It took four years to raise the necessary three million dollars for the project and to make the plans for the removal of the building. The actor Richard Burton was a major promoter and donor and appeared on the NBC "Tonight" show to make a direct appeal for funding. In 1965, the removal process began; some 7,000 stones were carefully numbered, denoting their exact position in the church and were transported across the Atlantic by sea and onto Fulton, Missouri by rail. Once there, they were carefully rebuilt in what was described as the biggest jigsaw puzzle in architecture. Former President Truman had turned the first shovel in the construction works in 1964, in October 1966, some 300 years after the first Great Fire of London, the foundation stone was laid and by March 1967, construction work of the exterior was complete. The interior fit out took a further two years and working from surviving pre-war photographs, a faithful reconstruction of the interior was achieved. The organ was reconstructed by Noel Mander, the noted organ builder who had served as an Auxiliary Fireman during the Blitz and who had watched the church burn on the night of the 29th December. His familiarity with the pre-war church helped ensure complete authenticity in the rebuild. The church was re-dedicated as a place of worship on May 7th 1969, the same day that the Churchill Memorial, located beneath the church was also dedicated.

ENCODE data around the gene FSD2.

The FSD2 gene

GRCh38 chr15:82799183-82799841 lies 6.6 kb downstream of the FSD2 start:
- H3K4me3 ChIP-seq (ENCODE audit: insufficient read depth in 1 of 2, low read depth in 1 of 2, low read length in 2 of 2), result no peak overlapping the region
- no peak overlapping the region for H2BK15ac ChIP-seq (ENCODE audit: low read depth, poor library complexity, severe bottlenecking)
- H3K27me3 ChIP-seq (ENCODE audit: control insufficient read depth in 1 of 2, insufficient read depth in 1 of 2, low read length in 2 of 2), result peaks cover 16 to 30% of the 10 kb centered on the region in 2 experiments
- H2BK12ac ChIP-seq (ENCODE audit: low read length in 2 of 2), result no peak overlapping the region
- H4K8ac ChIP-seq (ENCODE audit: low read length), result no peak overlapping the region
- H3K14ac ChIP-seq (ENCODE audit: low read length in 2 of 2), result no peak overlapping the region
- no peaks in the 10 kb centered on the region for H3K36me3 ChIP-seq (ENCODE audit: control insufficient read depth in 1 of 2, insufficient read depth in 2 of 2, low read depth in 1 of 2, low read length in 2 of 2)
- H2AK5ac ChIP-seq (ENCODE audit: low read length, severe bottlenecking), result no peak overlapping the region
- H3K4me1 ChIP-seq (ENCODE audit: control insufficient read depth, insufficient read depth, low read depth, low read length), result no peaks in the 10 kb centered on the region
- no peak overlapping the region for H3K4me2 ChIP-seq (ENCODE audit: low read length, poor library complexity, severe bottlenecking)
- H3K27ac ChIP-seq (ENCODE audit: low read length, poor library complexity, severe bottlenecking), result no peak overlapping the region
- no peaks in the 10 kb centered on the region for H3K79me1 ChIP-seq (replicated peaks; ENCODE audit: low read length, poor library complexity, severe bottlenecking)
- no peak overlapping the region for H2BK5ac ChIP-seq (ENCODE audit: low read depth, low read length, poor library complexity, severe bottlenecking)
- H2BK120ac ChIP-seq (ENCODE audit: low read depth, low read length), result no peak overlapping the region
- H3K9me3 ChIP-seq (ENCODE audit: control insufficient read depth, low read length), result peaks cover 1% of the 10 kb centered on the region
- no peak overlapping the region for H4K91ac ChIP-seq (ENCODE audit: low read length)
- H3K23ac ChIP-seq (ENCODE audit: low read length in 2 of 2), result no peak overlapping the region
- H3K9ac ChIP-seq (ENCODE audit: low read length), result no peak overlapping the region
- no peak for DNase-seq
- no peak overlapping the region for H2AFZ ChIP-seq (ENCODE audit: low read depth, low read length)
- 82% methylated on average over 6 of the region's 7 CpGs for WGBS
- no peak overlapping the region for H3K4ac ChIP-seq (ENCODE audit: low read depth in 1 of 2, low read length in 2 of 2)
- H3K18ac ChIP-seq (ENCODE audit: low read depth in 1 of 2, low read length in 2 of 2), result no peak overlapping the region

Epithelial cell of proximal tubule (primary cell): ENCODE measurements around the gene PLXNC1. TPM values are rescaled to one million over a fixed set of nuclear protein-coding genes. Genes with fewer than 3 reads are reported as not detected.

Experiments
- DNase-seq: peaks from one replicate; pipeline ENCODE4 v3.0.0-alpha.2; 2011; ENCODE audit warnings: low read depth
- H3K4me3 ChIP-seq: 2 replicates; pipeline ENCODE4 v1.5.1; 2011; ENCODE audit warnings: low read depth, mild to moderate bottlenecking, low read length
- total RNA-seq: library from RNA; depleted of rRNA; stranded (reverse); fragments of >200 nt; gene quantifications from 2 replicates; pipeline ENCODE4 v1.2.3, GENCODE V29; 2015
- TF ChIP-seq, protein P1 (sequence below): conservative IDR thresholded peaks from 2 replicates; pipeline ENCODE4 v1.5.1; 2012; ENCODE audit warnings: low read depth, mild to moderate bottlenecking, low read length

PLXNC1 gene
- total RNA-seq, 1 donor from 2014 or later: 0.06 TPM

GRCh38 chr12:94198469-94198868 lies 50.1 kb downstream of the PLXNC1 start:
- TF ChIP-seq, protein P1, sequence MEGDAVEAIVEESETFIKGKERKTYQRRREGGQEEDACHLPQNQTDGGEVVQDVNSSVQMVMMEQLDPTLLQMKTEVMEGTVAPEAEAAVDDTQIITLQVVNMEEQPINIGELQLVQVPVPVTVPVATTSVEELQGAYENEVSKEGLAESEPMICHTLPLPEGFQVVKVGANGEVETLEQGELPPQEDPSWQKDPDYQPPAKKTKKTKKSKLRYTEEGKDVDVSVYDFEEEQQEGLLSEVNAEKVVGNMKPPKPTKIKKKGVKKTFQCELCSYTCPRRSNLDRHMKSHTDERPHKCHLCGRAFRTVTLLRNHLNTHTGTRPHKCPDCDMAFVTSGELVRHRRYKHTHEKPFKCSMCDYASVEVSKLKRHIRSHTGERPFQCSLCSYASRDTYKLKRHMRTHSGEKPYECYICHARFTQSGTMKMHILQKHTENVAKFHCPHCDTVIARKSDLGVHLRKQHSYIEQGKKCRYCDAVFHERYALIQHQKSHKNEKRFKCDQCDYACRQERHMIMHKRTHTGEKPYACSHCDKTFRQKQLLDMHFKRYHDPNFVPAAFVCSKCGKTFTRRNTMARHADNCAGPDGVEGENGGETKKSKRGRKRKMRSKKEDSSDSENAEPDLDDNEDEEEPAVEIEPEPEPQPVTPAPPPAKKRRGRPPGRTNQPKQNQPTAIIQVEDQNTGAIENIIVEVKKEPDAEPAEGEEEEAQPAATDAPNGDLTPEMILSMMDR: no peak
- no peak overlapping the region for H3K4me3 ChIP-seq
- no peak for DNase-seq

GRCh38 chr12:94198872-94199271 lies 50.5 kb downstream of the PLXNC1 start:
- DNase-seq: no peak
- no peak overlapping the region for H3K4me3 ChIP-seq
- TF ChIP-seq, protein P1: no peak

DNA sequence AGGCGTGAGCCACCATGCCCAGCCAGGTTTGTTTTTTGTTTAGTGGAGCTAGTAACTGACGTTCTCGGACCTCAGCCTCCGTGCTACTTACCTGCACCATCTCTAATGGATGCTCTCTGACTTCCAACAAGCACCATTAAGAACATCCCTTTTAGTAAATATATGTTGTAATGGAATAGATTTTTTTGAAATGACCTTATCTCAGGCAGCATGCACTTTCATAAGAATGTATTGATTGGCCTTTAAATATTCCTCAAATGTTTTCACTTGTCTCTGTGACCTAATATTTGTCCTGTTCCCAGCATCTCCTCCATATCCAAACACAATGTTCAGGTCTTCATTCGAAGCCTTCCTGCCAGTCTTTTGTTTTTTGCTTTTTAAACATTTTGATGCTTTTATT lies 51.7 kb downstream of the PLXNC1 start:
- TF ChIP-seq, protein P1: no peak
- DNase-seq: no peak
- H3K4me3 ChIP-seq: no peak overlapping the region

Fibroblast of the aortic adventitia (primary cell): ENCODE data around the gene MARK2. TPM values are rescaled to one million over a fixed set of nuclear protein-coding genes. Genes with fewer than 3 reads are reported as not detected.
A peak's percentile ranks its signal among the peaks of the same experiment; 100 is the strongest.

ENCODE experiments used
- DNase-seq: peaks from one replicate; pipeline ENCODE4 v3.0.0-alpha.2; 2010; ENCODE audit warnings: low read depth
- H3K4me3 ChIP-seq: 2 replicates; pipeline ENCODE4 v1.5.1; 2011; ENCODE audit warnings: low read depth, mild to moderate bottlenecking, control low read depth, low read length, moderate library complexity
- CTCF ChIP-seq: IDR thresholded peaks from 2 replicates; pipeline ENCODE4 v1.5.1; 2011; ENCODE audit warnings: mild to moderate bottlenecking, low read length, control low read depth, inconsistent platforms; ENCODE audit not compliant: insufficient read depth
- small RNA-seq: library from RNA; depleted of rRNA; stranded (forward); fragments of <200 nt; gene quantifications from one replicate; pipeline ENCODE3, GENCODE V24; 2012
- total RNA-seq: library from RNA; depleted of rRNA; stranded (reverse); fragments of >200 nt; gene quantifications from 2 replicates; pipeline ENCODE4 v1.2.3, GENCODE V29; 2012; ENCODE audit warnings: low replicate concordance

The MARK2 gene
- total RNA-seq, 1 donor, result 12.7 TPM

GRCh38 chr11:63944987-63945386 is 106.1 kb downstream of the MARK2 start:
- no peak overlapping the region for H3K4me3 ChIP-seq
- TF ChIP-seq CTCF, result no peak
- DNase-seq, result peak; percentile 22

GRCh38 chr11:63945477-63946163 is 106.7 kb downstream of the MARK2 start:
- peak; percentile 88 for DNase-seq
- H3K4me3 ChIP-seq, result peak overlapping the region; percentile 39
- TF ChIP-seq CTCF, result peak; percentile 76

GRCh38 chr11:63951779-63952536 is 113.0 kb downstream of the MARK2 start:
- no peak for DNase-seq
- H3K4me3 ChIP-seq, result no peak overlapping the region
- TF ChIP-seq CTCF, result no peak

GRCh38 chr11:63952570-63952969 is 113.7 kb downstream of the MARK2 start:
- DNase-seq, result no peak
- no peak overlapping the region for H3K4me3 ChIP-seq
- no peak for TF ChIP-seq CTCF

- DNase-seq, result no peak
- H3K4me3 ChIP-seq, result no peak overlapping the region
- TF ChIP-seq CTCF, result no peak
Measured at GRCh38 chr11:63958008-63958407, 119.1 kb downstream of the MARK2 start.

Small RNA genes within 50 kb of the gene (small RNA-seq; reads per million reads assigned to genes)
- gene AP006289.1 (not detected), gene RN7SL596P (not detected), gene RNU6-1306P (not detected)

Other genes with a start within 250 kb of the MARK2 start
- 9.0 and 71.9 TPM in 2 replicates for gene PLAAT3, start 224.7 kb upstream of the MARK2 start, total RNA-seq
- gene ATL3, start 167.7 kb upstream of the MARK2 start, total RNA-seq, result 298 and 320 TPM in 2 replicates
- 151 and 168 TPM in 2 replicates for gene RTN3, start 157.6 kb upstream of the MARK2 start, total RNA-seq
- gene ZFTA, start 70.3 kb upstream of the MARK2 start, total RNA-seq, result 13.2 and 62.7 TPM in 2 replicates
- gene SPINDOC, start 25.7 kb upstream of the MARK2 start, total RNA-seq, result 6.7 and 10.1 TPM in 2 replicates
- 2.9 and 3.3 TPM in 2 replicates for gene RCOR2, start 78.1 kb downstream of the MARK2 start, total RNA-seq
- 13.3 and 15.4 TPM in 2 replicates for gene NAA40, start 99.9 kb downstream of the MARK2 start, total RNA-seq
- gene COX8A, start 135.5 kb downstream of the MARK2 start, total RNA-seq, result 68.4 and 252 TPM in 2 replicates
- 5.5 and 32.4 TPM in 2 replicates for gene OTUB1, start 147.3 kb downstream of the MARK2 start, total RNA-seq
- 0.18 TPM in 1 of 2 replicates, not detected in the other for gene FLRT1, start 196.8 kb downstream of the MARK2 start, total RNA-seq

Sir Winston Churchill himself did not live to see the church rebuilt and transported to its new location but he would surely have been pleased with the result. The Churchill Memorial and Museum, now augmented by "Breakthrough" a statue incorporating eight sections of the former Berlin wall, that tangible symbol of the Iron Curtain, so memorably described by Churchill at Fulton in 1946. Since Churchill's speech, many other World leaders have followed in his footsteps and spoken at Westminster College; Ronald Reagan, Margaret Thatcher and perhaps most notably Mikhail Gorbachev in 1992, when he declared the end of the Cold War, thus adding a neat symmetry to history.
This then, is the odyssey of the Church of St Mary the Virgin. When Harry S Truman predicted to Winston Churchill that his speech would place Fulton, Missouri and Westminster College on the map, it came true in a way that perhaps neither of them could have realised. Likewise, Sir Christopher Wren could never have imagined that one of his churches would be destroyed by fire raining down from the sky delivered by man made machines. Perhaps even more fantastic to him would have been the thought, that once destroyed, his church would rise again having been rebuilt piece by piece in the far off New World.
Today, the footstep of the Church of St Mary the Virgin is a Grade II Listed Building and remains as a delightfully quiet garden in the midst of the City of London, whilst the main fabric of the church fulfils its original purpose in its new location in America.
Churchill - Roy Jenkins, Macmillan 2001
The Lost Treasures of London - William Kent, Phoenix House 1947
The City Ablaze - David Johnson, William Kimber 1980